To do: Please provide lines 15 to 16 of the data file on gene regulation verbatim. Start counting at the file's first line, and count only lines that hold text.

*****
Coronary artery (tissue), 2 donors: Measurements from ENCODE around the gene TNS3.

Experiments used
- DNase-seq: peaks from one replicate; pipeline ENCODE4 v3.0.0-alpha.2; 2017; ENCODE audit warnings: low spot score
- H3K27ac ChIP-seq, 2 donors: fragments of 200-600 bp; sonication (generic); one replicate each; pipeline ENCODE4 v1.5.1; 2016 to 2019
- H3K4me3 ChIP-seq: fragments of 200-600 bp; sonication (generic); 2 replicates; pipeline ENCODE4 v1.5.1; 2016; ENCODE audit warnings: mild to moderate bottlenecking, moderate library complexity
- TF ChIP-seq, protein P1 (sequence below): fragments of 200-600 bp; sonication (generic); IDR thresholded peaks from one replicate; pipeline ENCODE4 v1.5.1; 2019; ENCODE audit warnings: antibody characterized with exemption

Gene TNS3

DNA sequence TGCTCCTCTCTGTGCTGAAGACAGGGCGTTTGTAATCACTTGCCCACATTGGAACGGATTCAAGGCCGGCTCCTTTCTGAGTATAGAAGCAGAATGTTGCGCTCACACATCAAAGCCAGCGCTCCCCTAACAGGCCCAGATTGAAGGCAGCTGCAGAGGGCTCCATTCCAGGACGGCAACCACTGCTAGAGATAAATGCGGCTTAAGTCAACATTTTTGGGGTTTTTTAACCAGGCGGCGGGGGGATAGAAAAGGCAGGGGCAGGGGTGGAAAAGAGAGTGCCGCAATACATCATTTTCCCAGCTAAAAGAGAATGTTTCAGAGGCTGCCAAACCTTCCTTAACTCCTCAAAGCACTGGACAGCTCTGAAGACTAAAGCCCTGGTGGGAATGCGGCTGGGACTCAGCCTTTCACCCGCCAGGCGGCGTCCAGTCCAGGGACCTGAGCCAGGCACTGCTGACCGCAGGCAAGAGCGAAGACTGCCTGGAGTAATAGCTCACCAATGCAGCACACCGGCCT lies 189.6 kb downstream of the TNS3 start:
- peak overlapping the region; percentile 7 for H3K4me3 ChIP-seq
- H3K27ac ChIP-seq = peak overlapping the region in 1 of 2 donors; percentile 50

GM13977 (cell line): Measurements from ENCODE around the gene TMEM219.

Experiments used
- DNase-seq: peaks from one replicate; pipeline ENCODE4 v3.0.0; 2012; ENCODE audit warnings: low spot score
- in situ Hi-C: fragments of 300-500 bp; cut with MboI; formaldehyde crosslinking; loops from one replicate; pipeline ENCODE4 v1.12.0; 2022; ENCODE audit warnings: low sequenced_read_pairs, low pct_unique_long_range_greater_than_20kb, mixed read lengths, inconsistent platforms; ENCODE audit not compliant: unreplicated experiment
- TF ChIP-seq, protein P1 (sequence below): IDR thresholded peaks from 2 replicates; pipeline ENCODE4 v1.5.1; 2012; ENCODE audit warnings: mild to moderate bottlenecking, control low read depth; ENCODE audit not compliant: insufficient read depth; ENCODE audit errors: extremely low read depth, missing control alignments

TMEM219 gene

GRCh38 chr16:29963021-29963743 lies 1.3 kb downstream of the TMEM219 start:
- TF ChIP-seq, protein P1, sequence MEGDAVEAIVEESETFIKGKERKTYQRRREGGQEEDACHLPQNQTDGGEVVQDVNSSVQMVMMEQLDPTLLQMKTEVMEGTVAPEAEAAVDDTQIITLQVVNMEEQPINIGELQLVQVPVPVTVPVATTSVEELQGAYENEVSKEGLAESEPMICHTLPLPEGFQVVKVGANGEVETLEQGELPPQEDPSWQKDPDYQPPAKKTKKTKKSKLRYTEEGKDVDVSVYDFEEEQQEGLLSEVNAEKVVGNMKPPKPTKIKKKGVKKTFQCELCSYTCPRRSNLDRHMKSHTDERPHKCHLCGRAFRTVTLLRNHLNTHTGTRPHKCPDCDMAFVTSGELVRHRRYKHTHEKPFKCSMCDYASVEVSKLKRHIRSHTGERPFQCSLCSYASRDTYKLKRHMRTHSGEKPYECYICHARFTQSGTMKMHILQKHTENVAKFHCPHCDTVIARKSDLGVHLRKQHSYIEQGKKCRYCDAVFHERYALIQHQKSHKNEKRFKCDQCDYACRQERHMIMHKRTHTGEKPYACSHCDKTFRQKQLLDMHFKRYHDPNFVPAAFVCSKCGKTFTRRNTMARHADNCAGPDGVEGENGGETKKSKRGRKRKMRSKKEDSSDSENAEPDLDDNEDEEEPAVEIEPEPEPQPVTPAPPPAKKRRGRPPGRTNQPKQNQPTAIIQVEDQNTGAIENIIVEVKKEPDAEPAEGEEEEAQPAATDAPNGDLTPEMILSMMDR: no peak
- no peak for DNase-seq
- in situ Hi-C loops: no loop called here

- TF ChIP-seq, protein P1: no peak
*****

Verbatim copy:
- TF ChIP-seq, protein P1 (sequence below): IDR thresholded peaks from 2 replicates; pipeline ENCODE4 v1.5.1; 2012; ENCODE audit warnings: mild to moderate bottlenecking, control low read depth; ENCODE audit not compliant: insufficient read depth; ENCODE audit errors: extremely low read depth, missing control alignments

TMEM219 gene